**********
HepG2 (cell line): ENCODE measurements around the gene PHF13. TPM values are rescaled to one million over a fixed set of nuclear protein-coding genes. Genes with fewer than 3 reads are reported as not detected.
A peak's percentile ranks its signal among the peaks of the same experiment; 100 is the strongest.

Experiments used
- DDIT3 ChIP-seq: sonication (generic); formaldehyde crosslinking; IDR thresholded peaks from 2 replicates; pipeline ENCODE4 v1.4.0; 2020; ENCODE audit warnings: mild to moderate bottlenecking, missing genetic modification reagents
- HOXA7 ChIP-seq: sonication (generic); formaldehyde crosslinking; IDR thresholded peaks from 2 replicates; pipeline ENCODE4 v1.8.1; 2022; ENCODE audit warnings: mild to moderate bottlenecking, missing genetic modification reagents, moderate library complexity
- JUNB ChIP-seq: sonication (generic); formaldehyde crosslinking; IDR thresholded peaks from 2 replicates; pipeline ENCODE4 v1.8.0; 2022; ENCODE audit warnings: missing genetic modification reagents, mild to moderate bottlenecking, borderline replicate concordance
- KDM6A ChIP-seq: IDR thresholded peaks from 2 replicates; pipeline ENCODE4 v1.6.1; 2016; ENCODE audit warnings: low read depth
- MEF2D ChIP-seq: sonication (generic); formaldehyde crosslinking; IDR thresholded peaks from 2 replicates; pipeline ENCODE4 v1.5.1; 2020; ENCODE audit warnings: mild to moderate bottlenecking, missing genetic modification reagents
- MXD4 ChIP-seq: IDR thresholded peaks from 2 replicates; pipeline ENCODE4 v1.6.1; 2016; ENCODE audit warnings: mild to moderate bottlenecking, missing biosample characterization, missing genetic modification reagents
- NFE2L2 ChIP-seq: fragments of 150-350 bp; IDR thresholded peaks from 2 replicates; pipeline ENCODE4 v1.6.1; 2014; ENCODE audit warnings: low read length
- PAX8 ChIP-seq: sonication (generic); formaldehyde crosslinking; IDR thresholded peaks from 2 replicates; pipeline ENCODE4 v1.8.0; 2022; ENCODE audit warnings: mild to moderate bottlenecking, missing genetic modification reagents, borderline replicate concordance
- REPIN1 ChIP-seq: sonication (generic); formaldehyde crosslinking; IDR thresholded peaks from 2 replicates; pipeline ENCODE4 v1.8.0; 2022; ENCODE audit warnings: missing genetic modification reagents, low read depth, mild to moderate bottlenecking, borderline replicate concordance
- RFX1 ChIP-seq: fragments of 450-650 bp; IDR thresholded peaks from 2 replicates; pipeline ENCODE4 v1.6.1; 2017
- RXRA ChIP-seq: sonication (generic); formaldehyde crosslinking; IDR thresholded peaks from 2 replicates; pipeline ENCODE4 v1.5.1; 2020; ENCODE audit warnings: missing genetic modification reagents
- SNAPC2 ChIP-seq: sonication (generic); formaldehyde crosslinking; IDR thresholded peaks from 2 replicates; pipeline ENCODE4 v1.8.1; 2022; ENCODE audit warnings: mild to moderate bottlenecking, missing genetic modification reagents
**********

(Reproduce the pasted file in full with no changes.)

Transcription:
HepG2 (cell line): ENCODE measurements around the gene PHF13. TPM values are rescaled to one million over a fixed set of nuclear protein-coding genes. Genes with fewer than 3 reads are reported as not detected.
A peak's percentile ranks its signal among the peaks of the same experiment; 100 is the strongest.

Experiments used
- DDIT3 ChIP-seq: sonication (generic); formaldehyde crosslinking; IDR thresholded peaks from 2 replicates; pipeline ENCODE4 v1.4.0; 2020; ENCODE audit warnings: mild to moderate bottlenecking, missing genetic modification reagents
- HOXA7 ChIP-seq: sonication (generic); formaldehyde crosslinking; IDR thresholded peaks from 2 replicates; pipeline ENCODE4 v1.8.1; 2022; ENCODE audit warnings: mild to moderate bottlenecking, missing genetic modification reagents, moderate library complexity
- JUNB ChIP-seq: sonication (generic); formaldehyde crosslinking; IDR thresholded peaks from 2 replicates; pipeline ENCODE4 v1.8.0; 2022; ENCODE audit warnings: missing genetic modification reagents, mild to moderate bottlenecking, borderline replicate concordance
- KDM6A ChIP-seq: IDR thresholded peaks from 2 replicates; pipeline ENCODE4 v1.6.1; 2016; ENCODE audit warnings: low read depth
- MEF2D ChIP-seq: sonication (generic); formaldehyde crosslinking; IDR thresholded peaks from 2 replicates; pipeline ENCODE4 v1.5.1; 2020; ENCODE audit warnings: mild to moderate bottlenecking, missing genetic modification reagents
- MXD4 ChIP-seq: IDR thresholded peaks from 2 replicates; pipeline ENCODE4 v1.6.1; 2016; ENCODE audit warnings: mild to moderate bottlenecking, missing biosample characterization, missing genetic modification reagents
- NFE2L2 ChIP-seq: fragments of 150-350 bp; IDR thresholded peaks from 2 replicates; pipeline ENCODE4 v1.6.1; 2014; ENCODE audit warnings: low read length
- PAX8 ChIP-seq: sonication (generic); formaldehyde crosslinking; IDR thresholded peaks from 2 replicates; pipeline ENCODE4 v1.8.0; 2022; ENCODE audit warnings: mild to moderate bottlenecking, missing genetic modification reagents, borderline replicate concordance
- REPIN1 ChIP-seq: sonication (generic); formaldehyde crosslinking; IDR thresholded peaks from 2 replicates; pipeline ENCODE4 v1.8.0; 2022; ENCODE audit warnings: missing genetic modification reagents, low read depth, mild to moderate bottlenecking, borderline replicate concordance
- RFX1 ChIP-seq: fragments of 450-650 bp; IDR thresholded peaks from 2 replicates; pipeline ENCODE4 v1.6.1; 2017
- RXRA ChIP-seq: sonication (generic); formaldehyde crosslinking; IDR thresholded peaks from 2 replicates; pipeline ENCODE4 v1.5.1; 2020; ENCODE audit warnings: missing genetic modification reagents
- SNAPC2 ChIP-seq: sonication (generic); formaldehyde crosslinking; IDR thresholded peaks from 2 replicates; pipeline ENCODE4 v1.8.1; 2022; ENCODE audit warnings: mild to moderate bottlenecking, missing genetic modification reagents